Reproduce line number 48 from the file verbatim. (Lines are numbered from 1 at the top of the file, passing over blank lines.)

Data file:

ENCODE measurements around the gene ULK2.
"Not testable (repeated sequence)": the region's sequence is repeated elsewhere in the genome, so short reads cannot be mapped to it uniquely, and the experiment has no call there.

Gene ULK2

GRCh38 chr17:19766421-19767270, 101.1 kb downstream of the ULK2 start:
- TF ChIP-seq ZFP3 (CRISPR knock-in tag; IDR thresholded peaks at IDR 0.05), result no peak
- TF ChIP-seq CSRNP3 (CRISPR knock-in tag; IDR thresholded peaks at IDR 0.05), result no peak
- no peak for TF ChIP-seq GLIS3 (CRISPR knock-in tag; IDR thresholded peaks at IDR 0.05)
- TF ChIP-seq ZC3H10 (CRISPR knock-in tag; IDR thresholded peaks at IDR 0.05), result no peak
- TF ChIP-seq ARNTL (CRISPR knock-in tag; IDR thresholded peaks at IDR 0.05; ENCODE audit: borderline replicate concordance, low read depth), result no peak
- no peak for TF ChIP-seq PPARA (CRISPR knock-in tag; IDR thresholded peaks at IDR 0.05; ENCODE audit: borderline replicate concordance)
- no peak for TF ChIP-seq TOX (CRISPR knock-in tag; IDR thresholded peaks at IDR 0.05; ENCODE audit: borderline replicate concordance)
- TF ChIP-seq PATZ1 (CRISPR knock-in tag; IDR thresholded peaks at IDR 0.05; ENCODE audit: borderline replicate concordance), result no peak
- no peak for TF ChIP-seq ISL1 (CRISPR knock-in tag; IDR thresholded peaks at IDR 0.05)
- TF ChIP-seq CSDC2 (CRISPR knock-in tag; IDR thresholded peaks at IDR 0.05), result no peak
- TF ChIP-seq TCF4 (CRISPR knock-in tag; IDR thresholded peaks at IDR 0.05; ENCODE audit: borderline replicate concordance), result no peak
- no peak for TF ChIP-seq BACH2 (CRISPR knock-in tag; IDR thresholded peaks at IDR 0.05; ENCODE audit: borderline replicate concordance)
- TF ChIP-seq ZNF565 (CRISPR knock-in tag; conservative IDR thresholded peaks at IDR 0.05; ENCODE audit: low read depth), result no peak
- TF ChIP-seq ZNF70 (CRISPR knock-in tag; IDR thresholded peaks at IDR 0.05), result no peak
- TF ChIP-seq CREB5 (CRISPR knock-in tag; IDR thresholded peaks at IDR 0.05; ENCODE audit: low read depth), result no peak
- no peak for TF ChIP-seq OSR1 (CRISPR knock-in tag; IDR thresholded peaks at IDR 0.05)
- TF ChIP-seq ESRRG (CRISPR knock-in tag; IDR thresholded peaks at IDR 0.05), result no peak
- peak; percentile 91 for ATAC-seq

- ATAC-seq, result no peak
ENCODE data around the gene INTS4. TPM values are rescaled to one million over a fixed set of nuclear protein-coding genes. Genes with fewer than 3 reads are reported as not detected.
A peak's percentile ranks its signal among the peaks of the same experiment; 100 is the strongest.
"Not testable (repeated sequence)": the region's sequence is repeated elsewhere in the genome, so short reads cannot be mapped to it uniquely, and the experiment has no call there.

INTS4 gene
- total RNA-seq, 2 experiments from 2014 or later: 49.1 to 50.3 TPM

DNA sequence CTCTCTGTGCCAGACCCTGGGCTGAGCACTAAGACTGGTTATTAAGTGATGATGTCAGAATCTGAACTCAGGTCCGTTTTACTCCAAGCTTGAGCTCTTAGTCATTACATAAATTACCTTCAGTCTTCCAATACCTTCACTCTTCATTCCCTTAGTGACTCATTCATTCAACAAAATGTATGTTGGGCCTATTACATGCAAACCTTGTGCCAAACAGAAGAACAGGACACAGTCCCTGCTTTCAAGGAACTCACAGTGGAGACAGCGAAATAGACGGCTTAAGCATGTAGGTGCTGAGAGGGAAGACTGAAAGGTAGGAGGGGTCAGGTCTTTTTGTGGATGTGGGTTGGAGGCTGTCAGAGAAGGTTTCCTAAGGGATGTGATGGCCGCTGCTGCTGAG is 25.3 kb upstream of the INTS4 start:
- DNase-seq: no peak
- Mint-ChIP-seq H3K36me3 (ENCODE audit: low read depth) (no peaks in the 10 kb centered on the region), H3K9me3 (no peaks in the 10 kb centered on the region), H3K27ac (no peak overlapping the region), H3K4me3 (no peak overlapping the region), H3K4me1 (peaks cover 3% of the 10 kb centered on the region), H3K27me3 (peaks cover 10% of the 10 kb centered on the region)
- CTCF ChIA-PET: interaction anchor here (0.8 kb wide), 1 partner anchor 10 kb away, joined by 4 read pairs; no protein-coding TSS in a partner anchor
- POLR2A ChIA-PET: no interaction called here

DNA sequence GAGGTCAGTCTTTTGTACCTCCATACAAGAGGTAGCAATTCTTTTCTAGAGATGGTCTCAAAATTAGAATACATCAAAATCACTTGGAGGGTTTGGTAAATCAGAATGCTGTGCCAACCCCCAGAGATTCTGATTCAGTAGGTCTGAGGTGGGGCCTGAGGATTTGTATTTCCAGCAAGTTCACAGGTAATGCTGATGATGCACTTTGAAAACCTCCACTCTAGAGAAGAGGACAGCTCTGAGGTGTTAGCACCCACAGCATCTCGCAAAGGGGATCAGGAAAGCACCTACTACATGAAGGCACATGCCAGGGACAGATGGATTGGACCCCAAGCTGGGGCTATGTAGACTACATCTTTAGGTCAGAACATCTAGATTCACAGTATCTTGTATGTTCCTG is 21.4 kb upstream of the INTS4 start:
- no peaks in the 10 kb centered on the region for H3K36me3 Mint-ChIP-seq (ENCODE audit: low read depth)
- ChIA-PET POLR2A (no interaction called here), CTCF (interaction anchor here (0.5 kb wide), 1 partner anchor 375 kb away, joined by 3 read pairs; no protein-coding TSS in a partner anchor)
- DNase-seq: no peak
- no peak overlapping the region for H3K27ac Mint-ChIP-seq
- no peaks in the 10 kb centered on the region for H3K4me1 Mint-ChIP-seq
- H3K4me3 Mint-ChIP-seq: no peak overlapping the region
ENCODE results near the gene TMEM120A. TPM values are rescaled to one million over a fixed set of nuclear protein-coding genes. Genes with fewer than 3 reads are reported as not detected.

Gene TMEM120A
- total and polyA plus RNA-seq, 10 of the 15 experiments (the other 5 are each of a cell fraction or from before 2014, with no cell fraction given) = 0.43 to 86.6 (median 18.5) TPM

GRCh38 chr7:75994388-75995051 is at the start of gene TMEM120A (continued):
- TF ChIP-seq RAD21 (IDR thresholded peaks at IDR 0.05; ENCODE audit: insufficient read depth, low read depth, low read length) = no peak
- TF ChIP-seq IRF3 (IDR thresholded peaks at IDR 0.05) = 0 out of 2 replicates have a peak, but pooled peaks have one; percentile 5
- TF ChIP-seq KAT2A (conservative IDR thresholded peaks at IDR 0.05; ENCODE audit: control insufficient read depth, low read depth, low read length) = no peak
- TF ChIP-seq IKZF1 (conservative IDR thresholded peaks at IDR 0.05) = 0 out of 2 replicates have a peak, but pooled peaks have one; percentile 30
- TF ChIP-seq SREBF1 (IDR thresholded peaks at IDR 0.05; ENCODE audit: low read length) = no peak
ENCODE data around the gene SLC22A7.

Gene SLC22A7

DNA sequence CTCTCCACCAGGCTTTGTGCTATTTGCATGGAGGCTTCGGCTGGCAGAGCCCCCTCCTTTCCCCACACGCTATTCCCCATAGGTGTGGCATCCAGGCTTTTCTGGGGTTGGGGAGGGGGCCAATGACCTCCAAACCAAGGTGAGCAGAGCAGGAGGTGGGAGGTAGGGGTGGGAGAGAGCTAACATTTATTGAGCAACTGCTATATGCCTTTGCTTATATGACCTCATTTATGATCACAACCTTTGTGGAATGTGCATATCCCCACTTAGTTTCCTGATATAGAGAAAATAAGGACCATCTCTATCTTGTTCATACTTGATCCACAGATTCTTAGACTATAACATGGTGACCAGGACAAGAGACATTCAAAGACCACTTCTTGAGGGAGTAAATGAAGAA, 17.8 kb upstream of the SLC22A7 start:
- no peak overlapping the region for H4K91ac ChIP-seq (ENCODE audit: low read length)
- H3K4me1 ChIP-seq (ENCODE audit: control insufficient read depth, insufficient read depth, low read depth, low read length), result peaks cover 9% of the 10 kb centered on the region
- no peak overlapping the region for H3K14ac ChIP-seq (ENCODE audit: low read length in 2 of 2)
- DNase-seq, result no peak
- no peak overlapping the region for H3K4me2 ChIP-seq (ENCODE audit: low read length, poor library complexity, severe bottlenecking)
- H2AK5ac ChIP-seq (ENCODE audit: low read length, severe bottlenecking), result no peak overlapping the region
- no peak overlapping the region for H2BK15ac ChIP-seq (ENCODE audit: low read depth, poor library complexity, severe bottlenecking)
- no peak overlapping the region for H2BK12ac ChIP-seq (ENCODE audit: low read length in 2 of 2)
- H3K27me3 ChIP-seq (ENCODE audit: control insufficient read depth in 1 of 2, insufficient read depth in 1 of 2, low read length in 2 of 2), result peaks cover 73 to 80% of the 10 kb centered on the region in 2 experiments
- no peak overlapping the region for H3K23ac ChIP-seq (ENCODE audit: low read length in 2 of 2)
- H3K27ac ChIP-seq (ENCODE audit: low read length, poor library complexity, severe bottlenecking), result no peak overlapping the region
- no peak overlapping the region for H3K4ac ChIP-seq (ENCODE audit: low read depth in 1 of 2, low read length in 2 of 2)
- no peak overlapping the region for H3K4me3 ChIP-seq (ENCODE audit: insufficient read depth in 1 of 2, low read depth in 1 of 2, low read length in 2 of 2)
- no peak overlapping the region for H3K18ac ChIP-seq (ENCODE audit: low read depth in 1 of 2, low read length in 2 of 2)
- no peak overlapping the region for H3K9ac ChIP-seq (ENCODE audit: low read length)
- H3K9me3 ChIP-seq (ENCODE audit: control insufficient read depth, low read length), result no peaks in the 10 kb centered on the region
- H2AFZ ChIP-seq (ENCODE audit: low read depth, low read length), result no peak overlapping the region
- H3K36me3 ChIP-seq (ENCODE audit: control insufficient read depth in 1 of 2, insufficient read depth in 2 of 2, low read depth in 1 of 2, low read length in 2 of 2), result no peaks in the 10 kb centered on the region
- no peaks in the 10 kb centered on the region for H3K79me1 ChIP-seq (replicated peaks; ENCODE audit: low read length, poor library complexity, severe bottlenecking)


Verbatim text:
- TF ChIP-seq IKZF1 (conservative IDR thresholded peaks at IDR 0.05) = 0 out of 2 replicates have a peak, but pooled peaks have one; percentile 30